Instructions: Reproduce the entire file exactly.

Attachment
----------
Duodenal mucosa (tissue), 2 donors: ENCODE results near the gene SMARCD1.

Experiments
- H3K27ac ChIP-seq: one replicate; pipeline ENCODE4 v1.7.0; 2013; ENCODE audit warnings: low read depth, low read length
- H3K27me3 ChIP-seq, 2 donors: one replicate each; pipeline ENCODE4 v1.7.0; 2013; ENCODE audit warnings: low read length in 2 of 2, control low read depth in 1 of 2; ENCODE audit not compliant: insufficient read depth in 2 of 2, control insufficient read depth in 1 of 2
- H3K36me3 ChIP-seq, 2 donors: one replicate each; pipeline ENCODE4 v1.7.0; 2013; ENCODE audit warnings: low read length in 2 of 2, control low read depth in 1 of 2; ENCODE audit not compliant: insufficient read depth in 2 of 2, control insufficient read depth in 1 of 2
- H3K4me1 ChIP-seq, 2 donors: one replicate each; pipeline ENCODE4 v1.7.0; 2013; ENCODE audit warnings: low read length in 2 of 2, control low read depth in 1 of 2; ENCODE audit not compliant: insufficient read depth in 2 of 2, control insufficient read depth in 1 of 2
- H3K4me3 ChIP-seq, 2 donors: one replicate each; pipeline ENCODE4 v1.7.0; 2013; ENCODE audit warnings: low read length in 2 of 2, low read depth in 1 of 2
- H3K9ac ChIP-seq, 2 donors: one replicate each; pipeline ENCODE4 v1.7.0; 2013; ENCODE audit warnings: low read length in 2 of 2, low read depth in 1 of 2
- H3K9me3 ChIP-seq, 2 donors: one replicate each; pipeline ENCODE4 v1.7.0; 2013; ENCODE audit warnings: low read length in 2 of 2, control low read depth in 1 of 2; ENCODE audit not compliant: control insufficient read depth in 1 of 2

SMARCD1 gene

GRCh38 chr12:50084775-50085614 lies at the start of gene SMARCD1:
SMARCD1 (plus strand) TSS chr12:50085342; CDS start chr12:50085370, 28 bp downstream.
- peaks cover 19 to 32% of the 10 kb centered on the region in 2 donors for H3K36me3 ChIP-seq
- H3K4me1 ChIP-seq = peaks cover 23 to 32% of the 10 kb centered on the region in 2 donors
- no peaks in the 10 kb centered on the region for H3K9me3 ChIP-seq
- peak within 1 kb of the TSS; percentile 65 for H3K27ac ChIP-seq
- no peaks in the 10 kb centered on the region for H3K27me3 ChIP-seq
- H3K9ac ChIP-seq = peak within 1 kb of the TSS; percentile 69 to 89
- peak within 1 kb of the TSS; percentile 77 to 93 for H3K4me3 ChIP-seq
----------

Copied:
Duodenal mucosa (tissue), 2 donors: ENCODE results near the gene SMARCD1.

Experiments
- H3K27ac ChIP-seq: one replicate; pipeline ENCODE4 v1.7.0; 2013; ENCODE audit warnings: low read depth, low read length
- H3K27me3 ChIP-seq, 2 donors: one replicate each; pipeline ENCODE4 v1.7.0; 2013; ENCODE audit warnings: low read length in 2 of 2, control low read depth in 1 of 2; ENCODE audit not compliant: insufficient read depth in 2 of 2, control insufficient read depth in 1 of 2
- H3K36me3 ChIP-seq, 2 donors: one replicate each; pipeline ENCODE4 v1.7.0; 2013; ENCODE audit warnings: low read length in 2 of 2, control low read depth in 1 of 2; ENCODE audit not compliant: insufficient read depth in 2 of 2, control insufficient read depth in 1 of 2
- H3K4me1 ChIP-seq, 2 donors: one replicate each; pipeline ENCODE4 v1.7.0; 2013; ENCODE audit warnings: low read length in 2 of 2, control low read depth in 1 of 2; ENCODE audit not compliant: insufficient read depth in 2 of 2, control insufficient read depth in 1 of 2
- H3K4me3 ChIP-seq, 2 donors: one replicate each; pipeline ENCODE4 v1.7.0; 2013; ENCODE audit warnings: low read length in 2 of 2, low read depth in 1 of 2
- H3K9ac ChIP-seq, 2 donors: one replicate each; pipeline ENCODE4 v1.7.0; 2013; ENCODE audit warnings: low read length in 2 of 2, low read depth in 1 of 2
- H3K9me3 ChIP-seq, 2 donors: one replicate each; pipeline ENCODE4 v1.7.0; 2013; ENCODE audit warnings: low read length in 2 of 2, control low read depth in 1 of 2; ENCODE audit not compliant: control insufficient read depth in 1 of 2

SMARCD1 gene

GRCh38 chr12:50084775-50085614 lies at the start of gene SMARCD1:
SMARCD1 (plus strand) TSS chr12:50085342; CDS start chr12:50085370, 28 bp downstream.
- peaks cover 19 to 32% of the 10 kb centered on the region in 2 donors for H3K36me3 ChIP-seq
- H3K4me1 ChIP-seq = peaks cover 23 to 32% of the 10 kb centered on the region in 2 donors
- no peaks in the 10 kb centered on the region for H3K9me3 ChIP-seq
- peak within 1 kb of the TSS; percentile 65 for H3K27ac ChIP-seq
- no peaks in the 10 kb centered on the region for H3K27me3 ChIP-seq
- H3K9ac ChIP-seq = peak within 1 kb of the TSS; percentile 69 to 89
- peak within 1 kb of the TSS; percentile 77 to 93 for H3K4me3 ChIP-seq